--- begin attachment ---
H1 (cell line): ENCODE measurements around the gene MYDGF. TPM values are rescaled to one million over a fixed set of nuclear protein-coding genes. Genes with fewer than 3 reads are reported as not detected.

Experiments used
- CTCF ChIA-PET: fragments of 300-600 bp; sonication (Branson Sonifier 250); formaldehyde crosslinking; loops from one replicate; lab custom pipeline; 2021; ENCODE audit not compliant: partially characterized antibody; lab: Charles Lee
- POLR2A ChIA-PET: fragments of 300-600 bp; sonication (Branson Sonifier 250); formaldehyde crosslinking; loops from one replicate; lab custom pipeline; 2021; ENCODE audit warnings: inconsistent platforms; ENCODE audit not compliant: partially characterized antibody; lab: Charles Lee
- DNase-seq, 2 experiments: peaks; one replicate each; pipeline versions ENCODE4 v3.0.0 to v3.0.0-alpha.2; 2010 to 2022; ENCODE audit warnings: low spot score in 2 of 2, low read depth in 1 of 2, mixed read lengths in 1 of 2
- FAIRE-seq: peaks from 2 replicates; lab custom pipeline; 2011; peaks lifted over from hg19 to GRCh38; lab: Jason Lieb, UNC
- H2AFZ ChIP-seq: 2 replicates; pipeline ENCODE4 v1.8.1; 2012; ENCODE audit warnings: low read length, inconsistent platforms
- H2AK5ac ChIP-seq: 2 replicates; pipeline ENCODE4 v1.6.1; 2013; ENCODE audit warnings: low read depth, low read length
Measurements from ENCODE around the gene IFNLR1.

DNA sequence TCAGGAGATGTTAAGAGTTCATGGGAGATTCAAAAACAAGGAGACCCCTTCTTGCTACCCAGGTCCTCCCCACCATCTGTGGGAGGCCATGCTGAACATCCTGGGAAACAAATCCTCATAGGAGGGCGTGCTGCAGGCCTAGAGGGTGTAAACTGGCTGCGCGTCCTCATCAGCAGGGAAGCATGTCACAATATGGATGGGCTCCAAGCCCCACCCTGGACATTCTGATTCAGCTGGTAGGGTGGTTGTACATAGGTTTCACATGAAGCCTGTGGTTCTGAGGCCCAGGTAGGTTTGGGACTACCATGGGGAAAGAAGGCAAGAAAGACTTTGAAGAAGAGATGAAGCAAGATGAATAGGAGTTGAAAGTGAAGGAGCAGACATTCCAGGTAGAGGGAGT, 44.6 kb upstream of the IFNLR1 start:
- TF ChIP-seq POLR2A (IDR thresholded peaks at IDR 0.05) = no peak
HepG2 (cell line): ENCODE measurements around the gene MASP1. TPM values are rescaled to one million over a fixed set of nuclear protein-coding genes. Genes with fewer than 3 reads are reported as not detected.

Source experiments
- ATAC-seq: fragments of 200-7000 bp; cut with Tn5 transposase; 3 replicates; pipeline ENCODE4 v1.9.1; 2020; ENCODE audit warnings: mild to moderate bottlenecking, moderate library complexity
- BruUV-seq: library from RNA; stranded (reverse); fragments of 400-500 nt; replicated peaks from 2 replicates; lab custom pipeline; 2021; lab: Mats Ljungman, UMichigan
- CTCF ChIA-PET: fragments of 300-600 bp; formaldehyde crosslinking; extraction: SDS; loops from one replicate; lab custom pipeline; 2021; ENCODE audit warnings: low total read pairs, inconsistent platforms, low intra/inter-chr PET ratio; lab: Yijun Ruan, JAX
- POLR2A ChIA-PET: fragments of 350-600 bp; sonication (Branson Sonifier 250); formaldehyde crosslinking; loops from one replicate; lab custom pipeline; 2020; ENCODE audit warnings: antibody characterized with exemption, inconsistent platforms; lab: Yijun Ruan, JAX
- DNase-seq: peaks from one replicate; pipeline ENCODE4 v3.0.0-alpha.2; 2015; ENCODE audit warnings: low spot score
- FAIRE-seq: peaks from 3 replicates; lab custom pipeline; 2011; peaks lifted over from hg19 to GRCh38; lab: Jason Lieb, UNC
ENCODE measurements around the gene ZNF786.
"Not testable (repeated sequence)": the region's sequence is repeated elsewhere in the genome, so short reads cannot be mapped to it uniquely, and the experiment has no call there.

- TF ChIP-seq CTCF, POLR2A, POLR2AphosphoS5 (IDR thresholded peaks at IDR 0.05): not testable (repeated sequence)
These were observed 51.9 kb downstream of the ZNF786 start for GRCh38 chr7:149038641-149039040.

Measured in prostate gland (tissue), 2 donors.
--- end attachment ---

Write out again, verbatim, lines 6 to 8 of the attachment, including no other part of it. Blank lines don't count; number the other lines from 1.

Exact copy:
- FAIRE-seq: peaks from 2 replicates; lab custom pipeline; 2011; peaks lifted over from hg19 to GRCh38; lab: Jason Lieb, UNC
- H2AFZ ChIP-seq: 2 replicates; pipeline ENCODE4 v1.8.1; 2012; ENCODE audit warnings: low read length, inconsistent platforms
- H2AK5ac ChIP-seq: 2 replicates; pipeline ENCODE4 v1.6.1; 2013; ENCODE audit warnings: low read depth, low read length